Iraq actively researched and later employed weapons of mass destruction from 1962 to 1991, when it destroyed its chemical weapons stockpile and halted its biological and nuclear weapon programs.
The Iraq Football Association (الاتحاد العراقي لكرة القدم) is the governing body of football in Iraq, controlling the Iraqi national team and the Iraq Super League.
The Iraq Petroleum Company (IPC), known prior to 1929 as the Turkish Petroleum Company (TPC), is an oil company which, between 1925 and 1961, had a virtual monopoly on all oil exploration and production in Iraq.
Iraqi Airways Company, operating as Iraqi Airways (الخطوط الجوية العراقية Al-Khuṭūṭ al-Jawwiyyah al-`Irāqiyyah), is the national carrier of Iraq, headquartered on the grounds of Baghdad International Airport in Baghdad.
The Iraqi Armed Forces are the military forces of the Government of Iraq.
Saddam Hussein (1937–2006) initiated an extensive biological weapons (BW) program in Iraq in the early 1980s, in violation of the Biological Weapons Convention (BWC) of 1972.
The Iraqi Communist Party (الحزب الشيوعي العراقي; حزبی شیوعی عێراق) is a communist party and the oldest active party in Iraq.
The Iraqi Governing Council (IGC) was the provisional government of Iraq from July 13, 2003 to June 1, 2004.
The Iraqi Intelligence Service (Jihaz Al-Mukhabarat Al-Amma), also known as the Mukhabarat, General Directorate of Intelligence, or Party Intelligence, was the main state intelligence organization in Iraq under Saddam Hussein.
The Iraqi Interim Government was created by the United States and its coalition allies as a caretaker government to govern Iraq until the drafting of the new constitution following the National Assembly election conducted on January 30, 2005.
Iraqi Kurdistan, officially called the Kurdistan Region of Iraq (Herêmî Kurdistan) by the Iraqi constitution, is an autonomous region located in northern Iraq.
Iraqi nationalism is the nationalism that asserts that Iraqis are a nation and promotes the cultural unity of Iraqis.
The Iraqi presidential election of 1995 took place on October 15 of that year.
Presidential elections were held in the Republic of Iraq on October 16, 2002, the second under the rule of Saddam Hussein (the first having taken place in 1995).
The Iraqi Special Security Organization (SSO) (الأمن الخاص Al-Amn al-Khas) was the most powerful Iraqi security agency under President Saddam Hussein and was responsible for personal security of high-ranking government officials and presidential facilities.
The Iraqi Turkmens (also spelled Turcomans, Turkomens, and Turkmans; Irak Türkmenleri), also referred to as Iraqi Turks, or Turks of Iraq (تركمان العراق, Irak Türkleri), are Iraqi citizens of Turkic origin who mostly adhere to a Turkish heritage and identity.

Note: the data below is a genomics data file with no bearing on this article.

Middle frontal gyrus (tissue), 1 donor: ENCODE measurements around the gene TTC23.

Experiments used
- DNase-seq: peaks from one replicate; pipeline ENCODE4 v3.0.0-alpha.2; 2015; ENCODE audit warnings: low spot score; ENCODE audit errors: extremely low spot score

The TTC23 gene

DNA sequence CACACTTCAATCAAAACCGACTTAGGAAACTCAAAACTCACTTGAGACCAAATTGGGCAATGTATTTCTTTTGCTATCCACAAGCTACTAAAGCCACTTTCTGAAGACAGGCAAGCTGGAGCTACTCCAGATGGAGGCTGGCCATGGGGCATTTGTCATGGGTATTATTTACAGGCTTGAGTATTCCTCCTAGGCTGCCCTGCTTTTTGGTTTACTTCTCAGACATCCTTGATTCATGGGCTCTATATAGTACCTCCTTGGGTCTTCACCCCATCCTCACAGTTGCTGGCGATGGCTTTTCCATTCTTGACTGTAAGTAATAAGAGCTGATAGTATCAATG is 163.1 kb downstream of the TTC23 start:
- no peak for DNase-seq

The Islamic Dawa Party, also known as the Islamic Call Party (حزب الدعوة الإسلامية Ḥizb Al-Daʿwa Al-Islāmiyya), is a political party in Iraq.
The Navy of Islamic Republic of Iran Army (نیروی دریایی ارتش جمهوری اسلامی ایران) acronymed NEDAJA (نداجا), is the naval warfare service branch of Iran's regular military, the Islamic Republic of Iran Army (''Artesh'').
The Islamic Supreme Council of Iraq (ISCI or SIIC) (المجلس الأعلى الإسلامي العراقي Al-Majlis Al-A'ala Al-Islami Al-'Iraqi), (previously the party was known as the Supreme Council for the Islamic Revolution in Iraq (SCIRI)) is an Iraqi Shia Islamist Iraqi political party.
Israel, officially the State of Israel, is a country in the Middle East, on the southeastern shore of the Mediterranean Sea and the northern shore of the Red Sea.
Istanbul (or or; İstanbul), historically known as Constantinople and Byzantium, is the most populous city in Turkey and the country's economic, cultural, and historic center.
Izzat Ibrahim al-Douri (عزة إبراهيم الدوري ‘Izzat Ibrāhīm ad-Dūrī; born 1 July 1942) is a former Iraqi statesman and military commander.
Jacques René Chirac (born 29 November 1932) is a French politician who served as President of France and ex officio Co-Prince of Andorra from 1995 to 2007.
James Addison Baker III (born April 28, 1930) is an American attorney and political figure.
Jay Montgomery Garner (born April 15, 1938) is a retired United States Army lieutenant general who was appointed in 2003 as Director of the Office for Reconstruction and Humanitarian Assistance for Iraq following the 2003 invasion of Iraq but was soon replaced by Ambassador Paul Bremer and the ambassador's successor organization to ORHA, the Coalition Provisional Authority (CPA).
Jordan (الْأُرْدُنّ), officially the Hashemite Kingdom of Jordan (المملكة الأردنية الهاشمية), is a sovereign Arab state in Western Asia, on the East Bank of the Jordan River.
Al-Kāẓimiyyah (الكاظمية) or al-Kāẓimayn (الكاظمين) is a northern neighbourhood of the city of Baghdad, Iraq.
Kamel Hana Jejo (? - 18 October 1988) was a personal bodyguard of the former president of Iraq, Saddam Hussein, and served as his valet and food taster.
Kanan Makiya (born 1949) is an Iraqi-British academic and a professor of Islamic and Middle Eastern Studies at Brandeis University.